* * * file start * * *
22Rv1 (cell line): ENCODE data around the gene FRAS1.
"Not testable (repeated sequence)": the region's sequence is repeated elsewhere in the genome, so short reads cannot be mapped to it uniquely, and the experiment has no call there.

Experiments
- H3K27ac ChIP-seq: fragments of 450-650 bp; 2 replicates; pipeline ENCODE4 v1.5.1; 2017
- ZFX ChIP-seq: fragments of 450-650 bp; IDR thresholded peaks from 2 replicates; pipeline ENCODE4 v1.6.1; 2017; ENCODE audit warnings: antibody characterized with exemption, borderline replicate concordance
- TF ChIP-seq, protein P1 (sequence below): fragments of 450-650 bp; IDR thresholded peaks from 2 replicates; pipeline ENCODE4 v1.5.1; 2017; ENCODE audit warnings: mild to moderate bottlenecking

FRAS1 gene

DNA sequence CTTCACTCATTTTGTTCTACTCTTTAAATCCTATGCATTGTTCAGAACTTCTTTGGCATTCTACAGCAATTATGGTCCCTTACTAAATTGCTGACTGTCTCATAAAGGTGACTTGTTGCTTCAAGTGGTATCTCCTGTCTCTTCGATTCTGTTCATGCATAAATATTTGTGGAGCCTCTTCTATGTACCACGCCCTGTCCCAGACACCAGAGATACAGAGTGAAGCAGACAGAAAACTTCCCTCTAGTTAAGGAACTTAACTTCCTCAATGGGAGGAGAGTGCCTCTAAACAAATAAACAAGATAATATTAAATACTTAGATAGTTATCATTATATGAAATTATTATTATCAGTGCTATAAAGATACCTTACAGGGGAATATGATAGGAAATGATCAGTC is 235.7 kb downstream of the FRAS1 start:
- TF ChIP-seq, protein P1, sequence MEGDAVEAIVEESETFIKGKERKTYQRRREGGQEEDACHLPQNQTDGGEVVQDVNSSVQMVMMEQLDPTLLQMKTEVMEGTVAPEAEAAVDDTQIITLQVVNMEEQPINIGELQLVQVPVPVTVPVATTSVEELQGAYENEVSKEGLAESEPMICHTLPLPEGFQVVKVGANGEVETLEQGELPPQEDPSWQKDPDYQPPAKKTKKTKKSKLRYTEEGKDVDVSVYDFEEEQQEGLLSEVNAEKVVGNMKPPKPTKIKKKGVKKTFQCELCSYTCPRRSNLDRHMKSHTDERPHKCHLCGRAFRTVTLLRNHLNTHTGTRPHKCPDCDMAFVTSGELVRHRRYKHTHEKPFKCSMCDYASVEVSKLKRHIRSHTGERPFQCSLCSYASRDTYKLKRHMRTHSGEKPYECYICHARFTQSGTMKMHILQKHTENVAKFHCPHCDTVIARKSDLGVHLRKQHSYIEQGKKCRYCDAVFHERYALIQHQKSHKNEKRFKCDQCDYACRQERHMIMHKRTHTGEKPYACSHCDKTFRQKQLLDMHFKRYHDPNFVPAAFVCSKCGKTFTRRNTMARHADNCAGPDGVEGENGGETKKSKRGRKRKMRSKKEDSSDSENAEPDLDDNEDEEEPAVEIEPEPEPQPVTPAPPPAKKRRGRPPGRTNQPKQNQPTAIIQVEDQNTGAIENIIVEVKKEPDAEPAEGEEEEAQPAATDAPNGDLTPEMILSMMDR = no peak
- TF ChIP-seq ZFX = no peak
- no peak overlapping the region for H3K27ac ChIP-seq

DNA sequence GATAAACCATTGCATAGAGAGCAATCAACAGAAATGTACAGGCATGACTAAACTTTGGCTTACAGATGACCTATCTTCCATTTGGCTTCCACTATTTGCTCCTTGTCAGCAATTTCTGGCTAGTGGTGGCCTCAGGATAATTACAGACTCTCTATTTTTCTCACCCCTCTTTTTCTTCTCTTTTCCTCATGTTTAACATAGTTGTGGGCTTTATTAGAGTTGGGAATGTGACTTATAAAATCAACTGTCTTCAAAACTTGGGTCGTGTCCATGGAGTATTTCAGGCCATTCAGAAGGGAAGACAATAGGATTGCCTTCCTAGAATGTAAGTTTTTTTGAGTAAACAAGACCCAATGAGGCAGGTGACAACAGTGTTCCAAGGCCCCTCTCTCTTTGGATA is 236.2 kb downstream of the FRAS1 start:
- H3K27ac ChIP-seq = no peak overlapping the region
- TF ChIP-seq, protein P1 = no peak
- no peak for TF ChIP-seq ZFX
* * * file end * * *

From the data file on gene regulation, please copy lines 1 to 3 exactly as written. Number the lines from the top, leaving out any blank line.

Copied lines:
22Rv1 (cell line): ENCODE data around the gene FRAS1.
"Not testable (repeated sequence)": the region's sequence is repeated elsewhere in the genome, so short reads cannot be mapped to it uniquely, and the experiment has no call there.

Experiments